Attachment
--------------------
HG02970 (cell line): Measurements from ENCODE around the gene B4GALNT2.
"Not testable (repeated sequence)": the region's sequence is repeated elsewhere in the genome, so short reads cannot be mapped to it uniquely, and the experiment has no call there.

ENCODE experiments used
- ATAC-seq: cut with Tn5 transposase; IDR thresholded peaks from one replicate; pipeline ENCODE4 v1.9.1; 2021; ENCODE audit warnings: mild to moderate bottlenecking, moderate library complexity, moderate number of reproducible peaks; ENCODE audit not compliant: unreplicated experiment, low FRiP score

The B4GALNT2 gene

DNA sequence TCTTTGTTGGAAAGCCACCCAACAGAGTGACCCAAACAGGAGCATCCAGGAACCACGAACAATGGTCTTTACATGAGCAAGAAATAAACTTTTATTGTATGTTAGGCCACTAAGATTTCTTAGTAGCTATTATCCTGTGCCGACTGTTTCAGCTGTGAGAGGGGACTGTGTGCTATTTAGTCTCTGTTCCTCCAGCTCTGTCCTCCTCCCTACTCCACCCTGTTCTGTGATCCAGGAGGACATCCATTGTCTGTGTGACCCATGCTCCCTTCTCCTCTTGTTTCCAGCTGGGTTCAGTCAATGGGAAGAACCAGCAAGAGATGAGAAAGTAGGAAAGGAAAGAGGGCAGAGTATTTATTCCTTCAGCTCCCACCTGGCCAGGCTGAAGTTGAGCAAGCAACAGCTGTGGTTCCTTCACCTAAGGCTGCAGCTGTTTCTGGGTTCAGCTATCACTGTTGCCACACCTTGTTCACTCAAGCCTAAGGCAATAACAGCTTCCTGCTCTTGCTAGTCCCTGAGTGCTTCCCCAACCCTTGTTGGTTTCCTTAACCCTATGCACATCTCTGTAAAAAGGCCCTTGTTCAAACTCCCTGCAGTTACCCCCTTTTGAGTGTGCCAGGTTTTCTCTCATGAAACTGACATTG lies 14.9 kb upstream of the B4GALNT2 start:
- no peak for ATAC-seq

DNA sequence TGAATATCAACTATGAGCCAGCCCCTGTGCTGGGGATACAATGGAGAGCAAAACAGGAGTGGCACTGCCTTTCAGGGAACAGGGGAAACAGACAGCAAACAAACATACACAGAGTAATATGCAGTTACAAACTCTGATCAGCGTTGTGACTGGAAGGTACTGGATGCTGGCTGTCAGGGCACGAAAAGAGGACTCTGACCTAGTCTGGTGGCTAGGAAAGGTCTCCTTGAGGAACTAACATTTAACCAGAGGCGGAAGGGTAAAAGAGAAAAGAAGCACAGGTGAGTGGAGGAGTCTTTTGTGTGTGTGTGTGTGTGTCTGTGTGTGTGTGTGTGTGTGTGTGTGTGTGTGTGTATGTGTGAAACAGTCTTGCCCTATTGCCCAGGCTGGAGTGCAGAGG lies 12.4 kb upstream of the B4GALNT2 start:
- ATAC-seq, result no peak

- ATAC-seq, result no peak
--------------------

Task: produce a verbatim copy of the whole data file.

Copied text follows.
HG02970 (cell line): Measurements from ENCODE around the gene B4GALNT2.
"Not testable (repeated sequence)": the region's sequence is repeated elsewhere in the genome, so short reads cannot be mapped to it uniquely, and the experiment has no call there.

ENCODE experiments used
- ATAC-seq: cut with Tn5 transposase; IDR thresholded peaks from one replicate; pipeline ENCODE4 v1.9.1; 2021; ENCODE audit warnings: mild to moderate bottlenecking, moderate library complexity, moderate number of reproducible peaks; ENCODE audit not compliant: unreplicated experiment, low FRiP score

The B4GALNT2 gene

DNA sequence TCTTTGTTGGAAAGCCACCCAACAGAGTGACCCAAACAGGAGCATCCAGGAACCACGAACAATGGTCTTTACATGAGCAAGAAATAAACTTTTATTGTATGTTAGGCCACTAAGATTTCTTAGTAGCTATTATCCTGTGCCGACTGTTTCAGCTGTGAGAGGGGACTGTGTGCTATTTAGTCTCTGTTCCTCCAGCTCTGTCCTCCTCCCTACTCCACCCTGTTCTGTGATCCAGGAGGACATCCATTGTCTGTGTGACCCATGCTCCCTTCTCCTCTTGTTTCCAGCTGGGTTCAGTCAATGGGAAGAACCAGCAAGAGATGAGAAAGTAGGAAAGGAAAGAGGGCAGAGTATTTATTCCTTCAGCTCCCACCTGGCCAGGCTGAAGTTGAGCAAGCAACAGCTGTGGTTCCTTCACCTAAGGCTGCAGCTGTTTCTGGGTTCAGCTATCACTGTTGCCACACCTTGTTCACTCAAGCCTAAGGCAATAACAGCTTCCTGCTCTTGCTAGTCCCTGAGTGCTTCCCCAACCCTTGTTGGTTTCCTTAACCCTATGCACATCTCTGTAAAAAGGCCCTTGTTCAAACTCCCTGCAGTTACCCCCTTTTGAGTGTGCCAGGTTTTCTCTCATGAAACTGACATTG lies 14.9 kb upstream of the B4GALNT2 start:
- no peak for ATAC-seq

DNA sequence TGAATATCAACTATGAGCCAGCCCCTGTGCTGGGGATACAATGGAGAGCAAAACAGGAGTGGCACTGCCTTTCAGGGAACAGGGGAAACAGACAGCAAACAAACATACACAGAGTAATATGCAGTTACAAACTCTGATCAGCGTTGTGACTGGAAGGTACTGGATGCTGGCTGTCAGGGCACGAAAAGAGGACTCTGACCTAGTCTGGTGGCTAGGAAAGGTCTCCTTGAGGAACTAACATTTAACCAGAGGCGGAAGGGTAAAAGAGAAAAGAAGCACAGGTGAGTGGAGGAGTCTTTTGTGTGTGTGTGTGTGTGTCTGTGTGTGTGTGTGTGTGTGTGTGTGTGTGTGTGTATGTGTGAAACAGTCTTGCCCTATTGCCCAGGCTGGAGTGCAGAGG lies 12.4 kb upstream of the B4GALNT2 start:
- ATAC-seq, result no peak

- ATAC-seq, result no peak